A friend of mine started a blog about the question whether a zero-growth economy could be a possiblity in our contemporary economic system. He wants to research whether the presupposed law that companies and countries HAVE to grow really is such a necessity to make them 'economically healthy'.

I am of course no economist but a theologian. Yet theologians don't live on an abandoned island or in a mythical Shangri-la. Just like anybody else they live in the society. Admittedly their expertise is not economics, but from their own expertise they can perhaps bring a new dimension into certain societal debates. Simply put: one should of course never block a discussion with it, but it never hurts to pull God into it once in a while.

To mingle myself in this economic debat then, explicitly as a theologian, it probably makes sense to start with discussing the initial question because someone who mostly tries to figure out the spiritual dimension of existence, tends to get a bit surprised when he hears the basic premise.

When I read that many people presuppose that economy MUST grown, then I silently think to myself that apparently after three thousand years of Hinduism (or more) we haven't grasped a rather obvious truth. For, whether we're Hindu or not, a certain truth that has been expounded by Hinduism for many centuries should have become common place by now: 'everything comes and goes'.

According to Hindu cosmology the universe follows a cyclical pattern. It is created and destroyed again and again. Some Vedic texts describe how the God Brahma takes care of this. Brahma himself lives about a hundred years – but then years that consist of Brahma days and those Brahma days last 4 billion human years. In such a Brahma day he creates 14 Manu's which regulate the existence of the world and the universe. When a Manu dies, the next one is created and when the last one dies, the universe as well perishes. After such an exhausting Brahma-day there is a restfull Brahma night that lasts another 4 billion years. The next morning Brahma simply starts another day, a new series of Manu's and a corresponding universe. After a 100 Brahama years (which is about 311 trillion 40 billion human years) Brahma dies as well and a 100 Brahma years of emptiness follow. After that a new Brahma originates and everything restarts.

It is put rather grand and bombastic, but eventually it proposes a rather small and simple truth: if even the seemingly eternal gods will come and go, how much more then will everthing in this world? The inconceivable numbers show that our world is but an invisble dot in the history of many universes and as such can not be attributed any eternalness whatsoever. This is how the Hindus in a mythological-cosmological way describe what is true for everything in the world: it originates and disappears.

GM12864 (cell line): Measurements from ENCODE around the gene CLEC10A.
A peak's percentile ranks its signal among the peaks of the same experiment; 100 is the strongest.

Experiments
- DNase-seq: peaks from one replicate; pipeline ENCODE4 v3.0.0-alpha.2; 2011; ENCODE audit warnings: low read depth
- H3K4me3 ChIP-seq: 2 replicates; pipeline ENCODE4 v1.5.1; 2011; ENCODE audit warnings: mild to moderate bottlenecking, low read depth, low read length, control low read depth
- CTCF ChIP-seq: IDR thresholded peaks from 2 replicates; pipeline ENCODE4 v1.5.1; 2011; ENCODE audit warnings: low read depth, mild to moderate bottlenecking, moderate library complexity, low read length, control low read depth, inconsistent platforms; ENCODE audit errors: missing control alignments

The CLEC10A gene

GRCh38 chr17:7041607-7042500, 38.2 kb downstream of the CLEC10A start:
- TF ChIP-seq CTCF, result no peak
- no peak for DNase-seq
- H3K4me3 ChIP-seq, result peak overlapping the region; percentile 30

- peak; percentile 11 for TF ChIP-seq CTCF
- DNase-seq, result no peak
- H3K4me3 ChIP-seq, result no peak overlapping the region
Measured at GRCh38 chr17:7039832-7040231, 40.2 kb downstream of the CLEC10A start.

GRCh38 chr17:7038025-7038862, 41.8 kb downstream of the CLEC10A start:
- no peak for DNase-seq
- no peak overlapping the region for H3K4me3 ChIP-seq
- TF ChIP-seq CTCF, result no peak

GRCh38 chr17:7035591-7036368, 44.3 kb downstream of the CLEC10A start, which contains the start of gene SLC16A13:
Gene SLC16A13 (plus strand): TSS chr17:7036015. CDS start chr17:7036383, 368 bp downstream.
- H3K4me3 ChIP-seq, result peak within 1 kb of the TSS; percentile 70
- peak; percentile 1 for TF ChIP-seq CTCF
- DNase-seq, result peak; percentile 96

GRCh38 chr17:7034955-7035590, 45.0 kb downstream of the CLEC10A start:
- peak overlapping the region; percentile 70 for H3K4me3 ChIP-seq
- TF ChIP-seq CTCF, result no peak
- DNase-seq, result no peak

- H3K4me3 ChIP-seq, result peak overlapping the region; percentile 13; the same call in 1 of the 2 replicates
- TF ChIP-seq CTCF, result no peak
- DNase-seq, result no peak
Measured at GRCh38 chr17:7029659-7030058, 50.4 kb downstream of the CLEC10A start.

The one who doesn't understand that truly everything has a time to grow and a time to wither, shows an absolute lack of acquaintance with the stream of life. Plants, humans, ideas, economies, states as well as entire societies all come and go.

The idea that many economists seem to carry in their mind – i.e. that the economy MUST grow – is, spiritualy speaking, totaly bogus. It really is not a matter of 'must', it's a matter of simply seeing that it just WON'T happen. Everything will come as it came, and that also applies to richess and power – and the capitalistc is no exception.

The real question, in my opinion, therefore doesn't seem to be: "Is a zero-economy possible?" but rather: "How will our economy deal with it when not only zero-growth but even diminishment occurs?" It is of course difficult for western economists to think in such terms. Maybe the linear alfa-and-omega-thinking of Christianity has someting to do with that. In the East the coming and going of things, the eternal waves of existence and the principle of circularity are taken a bit more as a basic premisse. In the West people seem to live a bit more with the idea of a growth towards a final and blissfull end – towards some sort of 'Godpromise' in other words.

But let us not reduce the underlying thought process to something vague like 'the Christian culture', because if the godimage of Christianity is partly the cause of the necessary-growth-idea, then I immediatly have to point out the fact that they used a very distorted godimage. When you take the Christian Godpromise and put into some sort of economic necessity, then you really twist it around.

Of course one cannot blame economists any theological mistakes. That's why perhaps some spiritual explanation about the Christian finality idea might be in order. The peaceful omega Christianity speaks about is not one of eternal expansion untill 'everybody has all the possible luxury', but a point where society will be strong enough to properly deal with the inevitable coming and going of things. The omega is one of Love, Truth and Justice, not of continuing economic growth and fulfilment of everybodies selfintrest.

Some economists seem to forget that economy should serve a peaceful society. Some seem to turn it around and think that society should serve the economy (read: richess). Of course that brings them to the idea that the economy and welfare (read: luxury) MUST grow. Yet we only MUST grow toward Love, Truth and Justice.

Let us therefore be spiritualy frank and put it very clear: economy doesn't HAVE TO grow at all. Even more so, it is doomed to stagnate and wither just like anything else in this world. The question is not how we can continue our economic pattern or how we can make it 'different' so that we can maintain our present lifestyles. The question is how we can deal as lovingly and as just as we can with the changes that inevitably present themselves to us.

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